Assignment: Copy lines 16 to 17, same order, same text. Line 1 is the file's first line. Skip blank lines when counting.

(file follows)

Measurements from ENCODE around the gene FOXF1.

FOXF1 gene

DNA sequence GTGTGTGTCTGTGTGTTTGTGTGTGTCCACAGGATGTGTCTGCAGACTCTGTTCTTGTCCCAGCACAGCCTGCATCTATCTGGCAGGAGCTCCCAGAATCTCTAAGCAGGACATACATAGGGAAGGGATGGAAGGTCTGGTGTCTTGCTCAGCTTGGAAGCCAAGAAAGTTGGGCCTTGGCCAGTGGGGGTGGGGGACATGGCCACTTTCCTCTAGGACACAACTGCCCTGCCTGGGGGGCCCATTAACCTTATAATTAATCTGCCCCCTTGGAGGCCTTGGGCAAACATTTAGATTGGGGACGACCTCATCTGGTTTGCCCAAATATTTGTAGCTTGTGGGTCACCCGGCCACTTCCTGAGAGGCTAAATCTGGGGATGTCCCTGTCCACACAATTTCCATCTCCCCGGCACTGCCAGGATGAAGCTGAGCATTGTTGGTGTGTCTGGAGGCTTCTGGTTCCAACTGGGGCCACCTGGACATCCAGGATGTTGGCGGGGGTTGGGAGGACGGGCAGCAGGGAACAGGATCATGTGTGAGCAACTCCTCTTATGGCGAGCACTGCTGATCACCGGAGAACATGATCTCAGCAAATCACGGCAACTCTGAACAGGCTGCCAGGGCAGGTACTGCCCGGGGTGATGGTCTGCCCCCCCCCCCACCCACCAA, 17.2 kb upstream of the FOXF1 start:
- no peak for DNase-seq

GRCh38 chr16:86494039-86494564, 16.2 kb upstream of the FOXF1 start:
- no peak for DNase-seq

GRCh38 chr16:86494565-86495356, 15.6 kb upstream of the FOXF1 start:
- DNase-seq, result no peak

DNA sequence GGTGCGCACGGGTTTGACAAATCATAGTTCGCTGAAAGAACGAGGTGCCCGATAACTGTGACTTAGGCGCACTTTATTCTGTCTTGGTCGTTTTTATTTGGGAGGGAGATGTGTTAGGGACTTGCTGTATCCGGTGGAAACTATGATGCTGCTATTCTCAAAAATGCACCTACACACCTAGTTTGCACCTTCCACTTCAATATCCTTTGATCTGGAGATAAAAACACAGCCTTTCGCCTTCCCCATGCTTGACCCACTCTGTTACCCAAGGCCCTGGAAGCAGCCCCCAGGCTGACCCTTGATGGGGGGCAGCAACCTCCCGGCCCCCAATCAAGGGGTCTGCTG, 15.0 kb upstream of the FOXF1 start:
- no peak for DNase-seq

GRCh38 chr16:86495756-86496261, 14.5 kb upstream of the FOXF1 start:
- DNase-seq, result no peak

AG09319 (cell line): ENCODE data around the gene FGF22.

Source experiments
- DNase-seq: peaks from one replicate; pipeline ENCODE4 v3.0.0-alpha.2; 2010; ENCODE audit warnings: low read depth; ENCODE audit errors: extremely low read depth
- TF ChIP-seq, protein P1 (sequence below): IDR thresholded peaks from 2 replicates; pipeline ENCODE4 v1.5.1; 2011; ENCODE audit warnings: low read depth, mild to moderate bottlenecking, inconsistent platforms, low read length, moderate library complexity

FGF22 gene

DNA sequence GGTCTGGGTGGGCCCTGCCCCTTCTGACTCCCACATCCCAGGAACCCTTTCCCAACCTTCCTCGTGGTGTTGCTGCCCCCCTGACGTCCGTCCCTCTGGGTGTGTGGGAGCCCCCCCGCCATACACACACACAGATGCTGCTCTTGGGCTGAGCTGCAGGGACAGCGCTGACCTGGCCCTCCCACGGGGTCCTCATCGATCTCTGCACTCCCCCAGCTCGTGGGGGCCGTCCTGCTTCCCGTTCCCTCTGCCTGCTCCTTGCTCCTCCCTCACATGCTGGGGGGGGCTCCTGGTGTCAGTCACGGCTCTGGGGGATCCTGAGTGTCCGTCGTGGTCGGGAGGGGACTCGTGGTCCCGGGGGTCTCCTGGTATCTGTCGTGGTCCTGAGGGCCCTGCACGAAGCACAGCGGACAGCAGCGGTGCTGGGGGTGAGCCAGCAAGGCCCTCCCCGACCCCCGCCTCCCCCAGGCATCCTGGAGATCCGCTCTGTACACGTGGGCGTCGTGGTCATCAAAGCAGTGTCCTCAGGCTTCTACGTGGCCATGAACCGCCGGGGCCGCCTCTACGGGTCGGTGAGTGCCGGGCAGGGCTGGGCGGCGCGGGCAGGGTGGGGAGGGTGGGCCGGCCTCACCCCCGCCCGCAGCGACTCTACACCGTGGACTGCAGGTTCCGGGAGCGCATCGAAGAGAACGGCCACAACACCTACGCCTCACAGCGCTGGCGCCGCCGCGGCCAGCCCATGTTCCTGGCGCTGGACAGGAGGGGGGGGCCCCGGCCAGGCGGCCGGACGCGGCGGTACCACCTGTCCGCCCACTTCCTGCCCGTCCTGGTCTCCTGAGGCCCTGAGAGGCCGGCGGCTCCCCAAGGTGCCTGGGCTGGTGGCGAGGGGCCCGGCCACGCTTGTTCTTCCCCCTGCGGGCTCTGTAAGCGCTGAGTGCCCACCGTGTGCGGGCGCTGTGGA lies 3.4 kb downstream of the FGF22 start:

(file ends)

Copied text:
- TF ChIP-seq, protein P1 (sequence below): IDR thresholded peaks from 2 replicates; pipeline ENCODE4 v1.5.1; 2011; ENCODE audit warnings: low read depth, mild to moderate bottlenecking, inconsistent platforms, low read length, moderate library complexity

FGF22 gene